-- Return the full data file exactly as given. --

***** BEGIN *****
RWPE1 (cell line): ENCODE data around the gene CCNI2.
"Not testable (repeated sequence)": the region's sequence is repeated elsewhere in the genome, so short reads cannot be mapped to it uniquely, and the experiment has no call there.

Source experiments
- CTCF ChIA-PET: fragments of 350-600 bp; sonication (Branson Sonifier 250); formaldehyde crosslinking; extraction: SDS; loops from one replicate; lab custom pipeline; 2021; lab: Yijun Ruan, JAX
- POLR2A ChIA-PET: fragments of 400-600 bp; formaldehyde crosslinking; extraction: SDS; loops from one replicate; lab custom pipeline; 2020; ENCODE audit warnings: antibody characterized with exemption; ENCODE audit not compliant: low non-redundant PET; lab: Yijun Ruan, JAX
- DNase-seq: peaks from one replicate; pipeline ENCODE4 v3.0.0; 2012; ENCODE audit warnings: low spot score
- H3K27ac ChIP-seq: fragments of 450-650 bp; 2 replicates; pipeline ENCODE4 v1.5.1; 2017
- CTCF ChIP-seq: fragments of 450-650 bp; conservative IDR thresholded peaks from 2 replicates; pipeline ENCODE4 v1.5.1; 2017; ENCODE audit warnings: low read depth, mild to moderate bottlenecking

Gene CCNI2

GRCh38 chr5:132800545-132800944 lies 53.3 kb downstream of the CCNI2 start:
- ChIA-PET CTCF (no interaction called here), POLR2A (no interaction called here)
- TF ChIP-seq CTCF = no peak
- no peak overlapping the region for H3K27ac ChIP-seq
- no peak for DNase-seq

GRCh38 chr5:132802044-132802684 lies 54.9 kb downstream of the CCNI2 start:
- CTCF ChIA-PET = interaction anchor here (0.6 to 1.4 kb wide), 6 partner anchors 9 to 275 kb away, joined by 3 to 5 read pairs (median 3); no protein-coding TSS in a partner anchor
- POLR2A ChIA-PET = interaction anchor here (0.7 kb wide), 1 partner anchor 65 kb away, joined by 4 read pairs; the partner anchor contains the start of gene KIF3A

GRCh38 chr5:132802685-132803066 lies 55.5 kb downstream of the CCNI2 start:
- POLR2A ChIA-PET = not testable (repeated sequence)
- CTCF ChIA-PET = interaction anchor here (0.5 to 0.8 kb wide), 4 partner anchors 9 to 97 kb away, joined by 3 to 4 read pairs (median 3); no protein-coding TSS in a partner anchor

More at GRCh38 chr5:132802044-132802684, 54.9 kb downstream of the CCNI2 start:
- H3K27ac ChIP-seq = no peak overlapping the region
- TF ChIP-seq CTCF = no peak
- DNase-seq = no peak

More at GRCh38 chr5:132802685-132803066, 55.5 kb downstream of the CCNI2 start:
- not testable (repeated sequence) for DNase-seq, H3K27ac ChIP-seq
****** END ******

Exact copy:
RWPE1 (cell line): ENCODE data around the gene CCNI2.
"Not testable (repeated sequence)": the region's sequence is repeated elsewhere in the genome, so short reads cannot be mapped to it uniquely, and the experiment has no call there.

Source experiments
- CTCF ChIA-PET: fragments of 350-600 bp; sonication (Branson Sonifier 250); formaldehyde crosslinking; extraction: SDS; loops from one replicate; lab custom pipeline; 2021; lab: Yijun Ruan, JAX
- POLR2A ChIA-PET: fragments of 400-600 bp; formaldehyde crosslinking; extraction: SDS; loops from one replicate; lab custom pipeline; 2020; ENCODE audit warnings: antibody characterized with exemption; ENCODE audit not compliant: low non-redundant PET; lab: Yijun Ruan, JAX
- DNase-seq: peaks from one replicate; pipeline ENCODE4 v3.0.0; 2012; ENCODE audit warnings: low spot score
- H3K27ac ChIP-seq: fragments of 450-650 bp; 2 replicates; pipeline ENCODE4 v1.5.1; 2017
- CTCF ChIP-seq: fragments of 450-650 bp; conservative IDR thresholded peaks from 2 replicates; pipeline ENCODE4 v1.5.1; 2017; ENCODE audit warnings: low read depth, mild to moderate bottlenecking

Gene CCNI2

GRCh38 chr5:132800545-132800944 lies 53.3 kb downstream of the CCNI2 start:
- ChIA-PET CTCF (no interaction called here), POLR2A (no interaction called here)
- TF ChIP-seq CTCF = no peak
- no peak overlapping the region for H3K27ac ChIP-seq
- no peak for DNase-seq

GRCh38 chr5:132802044-132802684 lies 54.9 kb downstream of the CCNI2 start:
- CTCF ChIA-PET = interaction anchor here (0.6 to 1.4 kb wide), 6 partner anchors 9 to 275 kb away, joined by 3 to 5 read pairs (median 3); no protein-coding TSS in a partner anchor
- POLR2A ChIA-PET = interaction anchor here (0.7 kb wide), 1 partner anchor 65 kb away, joined by 4 read pairs; the partner anchor contains the start of gene KIF3A

GRCh38 chr5:132802685-132803066 lies 55.5 kb downstream of the CCNI2 start:
- POLR2A ChIA-PET = not testable (repeated sequence)
- CTCF ChIA-PET = interaction anchor here (0.5 to 0.8 kb wide), 4 partner anchors 9 to 97 kb away, joined by 3 to 4 read pairs (median 3); no protein-coding TSS in a partner anchor

More at GRCh38 chr5:132802044-132802684, 54.9 kb downstream of the CCNI2 start:
- H3K27ac ChIP-seq = no peak overlapping the region
- TF ChIP-seq CTCF = no peak
- DNase-seq = no peak

More at GRCh38 chr5:132802685-132803066, 55.5 kb downstream of the CCNI2 start:
- not testable (repeated sequence) for DNase-seq, H3K27ac ChIP-seq